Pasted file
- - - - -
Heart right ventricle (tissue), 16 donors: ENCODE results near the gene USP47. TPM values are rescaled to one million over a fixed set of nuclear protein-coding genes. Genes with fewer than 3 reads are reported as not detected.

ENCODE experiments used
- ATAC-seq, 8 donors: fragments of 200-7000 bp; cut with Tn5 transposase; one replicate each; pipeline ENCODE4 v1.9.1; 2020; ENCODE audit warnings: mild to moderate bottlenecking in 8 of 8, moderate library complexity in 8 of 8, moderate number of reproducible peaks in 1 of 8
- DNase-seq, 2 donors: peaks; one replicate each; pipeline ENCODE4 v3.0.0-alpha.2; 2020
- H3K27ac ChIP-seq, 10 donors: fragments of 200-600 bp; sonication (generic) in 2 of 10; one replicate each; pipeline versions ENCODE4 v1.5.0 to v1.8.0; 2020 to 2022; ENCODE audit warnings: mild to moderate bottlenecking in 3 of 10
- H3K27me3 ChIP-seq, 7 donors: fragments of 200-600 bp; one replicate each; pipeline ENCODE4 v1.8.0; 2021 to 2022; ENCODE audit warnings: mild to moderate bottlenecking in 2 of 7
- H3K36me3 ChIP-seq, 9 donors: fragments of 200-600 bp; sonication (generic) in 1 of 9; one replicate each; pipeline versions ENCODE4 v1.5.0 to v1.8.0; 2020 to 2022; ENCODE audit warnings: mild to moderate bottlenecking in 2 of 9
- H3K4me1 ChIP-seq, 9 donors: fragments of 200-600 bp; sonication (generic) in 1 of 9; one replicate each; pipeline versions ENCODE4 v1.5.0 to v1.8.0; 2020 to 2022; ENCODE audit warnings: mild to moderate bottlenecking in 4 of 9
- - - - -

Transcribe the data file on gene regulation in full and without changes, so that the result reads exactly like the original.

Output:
Heart right ventricle (tissue), 16 donors: ENCODE results near the gene USP47. TPM values are rescaled to one million over a fixed set of nuclear protein-coding genes. Genes with fewer than 3 reads are reported as not detected.

ENCODE experiments used
- ATAC-seq, 8 donors: fragments of 200-7000 bp; cut with Tn5 transposase; one replicate each; pipeline ENCODE4 v1.9.1; 2020; ENCODE audit warnings: mild to moderate bottlenecking in 8 of 8, moderate library complexity in 8 of 8, moderate number of reproducible peaks in 1 of 8
- DNase-seq, 2 donors: peaks; one replicate each; pipeline ENCODE4 v3.0.0-alpha.2; 2020
- H3K27ac ChIP-seq, 10 donors: fragments of 200-600 bp; sonication (generic) in 2 of 10; one replicate each; pipeline versions ENCODE4 v1.5.0 to v1.8.0; 2020 to 2022; ENCODE audit warnings: mild to moderate bottlenecking in 3 of 10
- H3K27me3 ChIP-seq, 7 donors: fragments of 200-600 bp; one replicate each; pipeline ENCODE4 v1.8.0; 2021 to 2022; ENCODE audit warnings: mild to moderate bottlenecking in 2 of 7
- H3K36me3 ChIP-seq, 9 donors: fragments of 200-600 bp; sonication (generic) in 1 of 9; one replicate each; pipeline versions ENCODE4 v1.5.0 to v1.8.0; 2020 to 2022; ENCODE audit warnings: mild to moderate bottlenecking in 2 of 9
- H3K4me1 ChIP-seq, 9 donors: fragments of 200-600 bp; sonication (generic) in 1 of 9; one replicate each; pipeline versions ENCODE4 v1.5.0 to v1.8.0; 2020 to 2022; ENCODE audit warnings: mild to moderate bottlenecking in 4 of 9